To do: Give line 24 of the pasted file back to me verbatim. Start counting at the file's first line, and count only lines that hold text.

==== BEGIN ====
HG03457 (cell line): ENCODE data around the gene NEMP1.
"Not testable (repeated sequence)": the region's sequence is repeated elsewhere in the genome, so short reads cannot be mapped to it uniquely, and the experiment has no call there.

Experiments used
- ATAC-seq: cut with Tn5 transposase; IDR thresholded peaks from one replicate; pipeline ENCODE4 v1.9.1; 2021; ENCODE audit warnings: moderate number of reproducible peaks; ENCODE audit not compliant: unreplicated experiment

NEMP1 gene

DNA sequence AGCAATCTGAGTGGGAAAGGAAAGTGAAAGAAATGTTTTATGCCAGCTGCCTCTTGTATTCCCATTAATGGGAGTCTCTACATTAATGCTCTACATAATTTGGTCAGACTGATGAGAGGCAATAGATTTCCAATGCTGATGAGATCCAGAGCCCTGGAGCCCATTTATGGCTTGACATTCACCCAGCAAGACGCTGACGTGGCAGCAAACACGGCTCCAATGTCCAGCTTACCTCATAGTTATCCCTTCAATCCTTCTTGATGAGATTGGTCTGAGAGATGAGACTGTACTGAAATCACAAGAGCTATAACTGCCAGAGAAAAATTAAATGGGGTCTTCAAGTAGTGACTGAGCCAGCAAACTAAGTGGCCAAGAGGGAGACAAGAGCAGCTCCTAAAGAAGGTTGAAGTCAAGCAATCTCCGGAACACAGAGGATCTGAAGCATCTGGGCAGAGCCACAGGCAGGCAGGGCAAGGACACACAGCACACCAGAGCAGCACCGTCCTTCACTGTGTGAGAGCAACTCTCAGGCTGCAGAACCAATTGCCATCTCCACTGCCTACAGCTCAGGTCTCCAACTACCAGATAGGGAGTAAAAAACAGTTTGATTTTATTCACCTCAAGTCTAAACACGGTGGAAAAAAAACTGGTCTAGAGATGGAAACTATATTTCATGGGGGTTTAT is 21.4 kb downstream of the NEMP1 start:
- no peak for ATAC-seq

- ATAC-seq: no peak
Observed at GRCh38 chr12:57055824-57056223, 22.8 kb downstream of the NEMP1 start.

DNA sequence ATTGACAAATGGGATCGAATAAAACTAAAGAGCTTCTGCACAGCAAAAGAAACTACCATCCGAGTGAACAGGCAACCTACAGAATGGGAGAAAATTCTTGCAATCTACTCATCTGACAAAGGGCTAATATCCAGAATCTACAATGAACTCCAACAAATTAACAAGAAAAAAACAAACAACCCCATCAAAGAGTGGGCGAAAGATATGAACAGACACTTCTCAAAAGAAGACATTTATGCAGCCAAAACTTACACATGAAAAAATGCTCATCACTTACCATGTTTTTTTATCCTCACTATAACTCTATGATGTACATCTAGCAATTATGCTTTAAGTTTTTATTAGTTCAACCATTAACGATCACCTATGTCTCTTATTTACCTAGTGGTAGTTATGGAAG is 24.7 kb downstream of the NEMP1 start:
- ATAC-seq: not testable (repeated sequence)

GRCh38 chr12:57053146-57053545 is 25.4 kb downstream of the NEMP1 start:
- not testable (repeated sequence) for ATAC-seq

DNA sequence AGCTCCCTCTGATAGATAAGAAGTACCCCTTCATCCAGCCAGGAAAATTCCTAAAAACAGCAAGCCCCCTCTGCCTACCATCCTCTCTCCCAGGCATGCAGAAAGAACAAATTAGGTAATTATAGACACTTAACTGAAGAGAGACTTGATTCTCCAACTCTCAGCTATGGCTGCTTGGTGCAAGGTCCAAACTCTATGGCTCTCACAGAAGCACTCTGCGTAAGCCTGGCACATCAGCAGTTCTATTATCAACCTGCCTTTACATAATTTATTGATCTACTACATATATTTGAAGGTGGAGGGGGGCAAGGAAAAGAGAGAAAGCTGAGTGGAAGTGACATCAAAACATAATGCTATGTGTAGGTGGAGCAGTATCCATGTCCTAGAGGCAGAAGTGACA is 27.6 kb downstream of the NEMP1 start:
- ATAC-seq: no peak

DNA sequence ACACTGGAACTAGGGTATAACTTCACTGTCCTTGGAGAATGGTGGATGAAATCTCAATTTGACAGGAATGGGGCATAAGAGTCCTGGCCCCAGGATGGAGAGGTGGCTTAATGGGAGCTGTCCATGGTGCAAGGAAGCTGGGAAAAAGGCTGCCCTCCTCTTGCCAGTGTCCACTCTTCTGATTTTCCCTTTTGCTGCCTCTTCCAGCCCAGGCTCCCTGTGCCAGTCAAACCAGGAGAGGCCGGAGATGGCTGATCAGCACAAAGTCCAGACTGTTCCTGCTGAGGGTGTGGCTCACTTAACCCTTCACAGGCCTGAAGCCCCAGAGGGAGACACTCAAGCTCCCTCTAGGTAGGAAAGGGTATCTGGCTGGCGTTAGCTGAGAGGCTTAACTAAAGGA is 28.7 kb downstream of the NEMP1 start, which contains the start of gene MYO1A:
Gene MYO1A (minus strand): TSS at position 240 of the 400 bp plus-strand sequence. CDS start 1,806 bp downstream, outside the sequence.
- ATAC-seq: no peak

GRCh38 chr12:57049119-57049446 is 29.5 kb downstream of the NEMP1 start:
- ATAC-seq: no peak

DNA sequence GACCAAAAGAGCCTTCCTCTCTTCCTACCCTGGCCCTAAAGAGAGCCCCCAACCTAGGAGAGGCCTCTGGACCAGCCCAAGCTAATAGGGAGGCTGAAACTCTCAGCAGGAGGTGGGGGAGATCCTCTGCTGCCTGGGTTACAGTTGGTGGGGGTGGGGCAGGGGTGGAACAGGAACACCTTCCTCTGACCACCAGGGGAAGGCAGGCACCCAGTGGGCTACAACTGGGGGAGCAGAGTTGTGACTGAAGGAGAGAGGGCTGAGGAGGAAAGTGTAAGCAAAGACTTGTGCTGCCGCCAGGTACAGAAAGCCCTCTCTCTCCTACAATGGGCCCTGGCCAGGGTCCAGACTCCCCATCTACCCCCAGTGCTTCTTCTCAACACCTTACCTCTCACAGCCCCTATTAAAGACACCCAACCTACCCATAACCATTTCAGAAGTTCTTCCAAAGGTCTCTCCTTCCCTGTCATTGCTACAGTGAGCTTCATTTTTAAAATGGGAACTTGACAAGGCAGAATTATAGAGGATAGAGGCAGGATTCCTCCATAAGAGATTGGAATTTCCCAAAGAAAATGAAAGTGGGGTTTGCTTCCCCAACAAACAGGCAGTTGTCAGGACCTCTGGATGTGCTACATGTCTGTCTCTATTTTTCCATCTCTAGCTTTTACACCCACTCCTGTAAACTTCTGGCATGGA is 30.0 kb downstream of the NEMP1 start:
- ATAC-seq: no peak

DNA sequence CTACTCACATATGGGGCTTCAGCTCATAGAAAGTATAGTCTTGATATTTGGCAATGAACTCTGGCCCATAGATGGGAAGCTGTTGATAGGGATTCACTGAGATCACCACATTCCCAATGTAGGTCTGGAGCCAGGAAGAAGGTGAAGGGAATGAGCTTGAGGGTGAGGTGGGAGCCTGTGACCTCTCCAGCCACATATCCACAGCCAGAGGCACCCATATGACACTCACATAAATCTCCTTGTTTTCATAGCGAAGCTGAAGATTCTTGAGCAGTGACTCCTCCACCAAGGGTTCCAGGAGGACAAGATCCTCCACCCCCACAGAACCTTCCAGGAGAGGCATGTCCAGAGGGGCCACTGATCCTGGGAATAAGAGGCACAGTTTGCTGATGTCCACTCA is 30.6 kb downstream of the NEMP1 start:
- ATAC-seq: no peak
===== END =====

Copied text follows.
- ATAC-seq: no peak